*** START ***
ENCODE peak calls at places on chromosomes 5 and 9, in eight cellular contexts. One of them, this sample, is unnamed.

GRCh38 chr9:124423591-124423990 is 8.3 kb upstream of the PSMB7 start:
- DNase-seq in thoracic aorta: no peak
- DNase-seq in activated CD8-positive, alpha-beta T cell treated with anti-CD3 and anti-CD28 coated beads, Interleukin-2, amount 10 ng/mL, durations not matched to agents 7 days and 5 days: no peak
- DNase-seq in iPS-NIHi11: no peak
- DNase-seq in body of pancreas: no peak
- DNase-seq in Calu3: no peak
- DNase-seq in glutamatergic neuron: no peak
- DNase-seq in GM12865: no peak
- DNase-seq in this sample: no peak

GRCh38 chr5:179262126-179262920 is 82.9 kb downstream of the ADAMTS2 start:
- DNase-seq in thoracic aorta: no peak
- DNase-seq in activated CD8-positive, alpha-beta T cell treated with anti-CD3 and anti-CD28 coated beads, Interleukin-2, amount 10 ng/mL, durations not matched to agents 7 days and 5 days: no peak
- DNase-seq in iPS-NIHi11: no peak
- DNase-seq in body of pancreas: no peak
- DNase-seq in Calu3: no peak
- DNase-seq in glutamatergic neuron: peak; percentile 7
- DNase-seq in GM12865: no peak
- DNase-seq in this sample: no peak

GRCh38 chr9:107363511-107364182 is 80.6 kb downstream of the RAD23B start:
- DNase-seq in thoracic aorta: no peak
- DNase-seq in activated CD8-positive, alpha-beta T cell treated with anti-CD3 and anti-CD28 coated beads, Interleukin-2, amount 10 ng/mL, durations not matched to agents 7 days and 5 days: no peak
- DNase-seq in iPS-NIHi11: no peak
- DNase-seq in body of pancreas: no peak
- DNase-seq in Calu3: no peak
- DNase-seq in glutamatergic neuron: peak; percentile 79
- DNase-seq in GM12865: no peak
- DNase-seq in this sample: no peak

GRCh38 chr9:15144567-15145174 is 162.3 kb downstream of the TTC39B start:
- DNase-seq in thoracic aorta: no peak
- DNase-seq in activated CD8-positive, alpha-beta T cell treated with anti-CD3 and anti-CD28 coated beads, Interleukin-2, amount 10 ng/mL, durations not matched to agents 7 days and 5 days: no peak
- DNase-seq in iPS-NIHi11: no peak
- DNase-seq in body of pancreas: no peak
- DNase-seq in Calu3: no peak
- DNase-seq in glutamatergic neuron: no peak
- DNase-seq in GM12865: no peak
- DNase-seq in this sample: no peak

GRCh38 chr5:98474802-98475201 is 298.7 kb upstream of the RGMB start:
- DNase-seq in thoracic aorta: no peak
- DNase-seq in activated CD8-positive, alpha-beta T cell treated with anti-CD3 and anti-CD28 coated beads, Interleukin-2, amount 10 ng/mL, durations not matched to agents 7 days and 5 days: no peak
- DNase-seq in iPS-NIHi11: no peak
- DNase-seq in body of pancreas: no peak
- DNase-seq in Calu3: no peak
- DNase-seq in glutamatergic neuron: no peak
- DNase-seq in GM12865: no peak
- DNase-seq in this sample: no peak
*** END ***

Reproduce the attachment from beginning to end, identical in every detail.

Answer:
ENCODE peak calls at places on chromosomes 5 and 9, in eight cellular contexts. One of them, this sample, is unnamed.

GRCh38 chr9:124423591-124423990 is 8.3 kb upstream of the PSMB7 start:
- DNase-seq in thoracic aorta: no peak
- DNase-seq in activated CD8-positive, alpha-beta T cell treated with anti-CD3 and anti-CD28 coated beads, Interleukin-2, amount 10 ng/mL, durations not matched to agents 7 days and 5 days: no peak
- DNase-seq in iPS-NIHi11: no peak
- DNase-seq in body of pancreas: no peak
- DNase-seq in Calu3: no peak
- DNase-seq in glutamatergic neuron: no peak
- DNase-seq in GM12865: no peak
- DNase-seq in this sample: no peak

GRCh38 chr5:179262126-179262920 is 82.9 kb downstream of the ADAMTS2 start:
- DNase-seq in thoracic aorta: no peak
- DNase-seq in activated CD8-positive, alpha-beta T cell treated with anti-CD3 and anti-CD28 coated beads, Interleukin-2, amount 10 ng/mL, durations not matched to agents 7 days and 5 days: no peak
- DNase-seq in iPS-NIHi11: no peak
- DNase-seq in body of pancreas: no peak
- DNase-seq in Calu3: no peak
- DNase-seq in glutamatergic neuron: peak; percentile 7
- DNase-seq in GM12865: no peak
- DNase-seq in this sample: no peak

GRCh38 chr9:107363511-107364182 is 80.6 kb downstream of the RAD23B start:
- DNase-seq in thoracic aorta: no peak
- DNase-seq in activated CD8-positive, alpha-beta T cell treated with anti-CD3 and anti-CD28 coated beads, Interleukin-2, amount 10 ng/mL, durations not matched to agents 7 days and 5 days: no peak
- DNase-seq in iPS-NIHi11: no peak
- DNase-seq in body of pancreas: no peak
- DNase-seq in Calu3: no peak
- DNase-seq in glutamatergic neuron: peak; percentile 79
- DNase-seq in GM12865: no peak
- DNase-seq in this sample: no peak

GRCh38 chr9:15144567-15145174 is 162.3 kb downstream of the TTC39B start:
- DNase-seq in thoracic aorta: no peak
- DNase-seq in activated CD8-positive, alpha-beta T cell treated with anti-CD3 and anti-CD28 coated beads, Interleukin-2, amount 10 ng/mL, durations not matched to agents 7 days and 5 days: no peak
- DNase-seq in iPS-NIHi11: no peak
- DNase-seq in body of pancreas: no peak
- DNase-seq in Calu3: no peak
- DNase-seq in glutamatergic neuron: no peak
- DNase-seq in GM12865: no peak
- DNase-seq in this sample: no peak

GRCh38 chr5:98474802-98475201 is 298.7 kb upstream of the RGMB start:
- DNase-seq in thoracic aorta: no peak
- DNase-seq in activated CD8-positive, alpha-beta T cell treated with anti-CD3 and anti-CD28 coated beads, Interleukin-2, amount 10 ng/mL, durations not matched to agents 7 days and 5 days: no peak
- DNase-seq in iPS-NIHi11: no peak
- DNase-seq in body of pancreas: no peak
- DNase-seq in Calu3: no peak
- DNase-seq in glutamatergic neuron: no peak
- DNase-seq in GM12865: no peak
- DNase-seq in this sample: no peak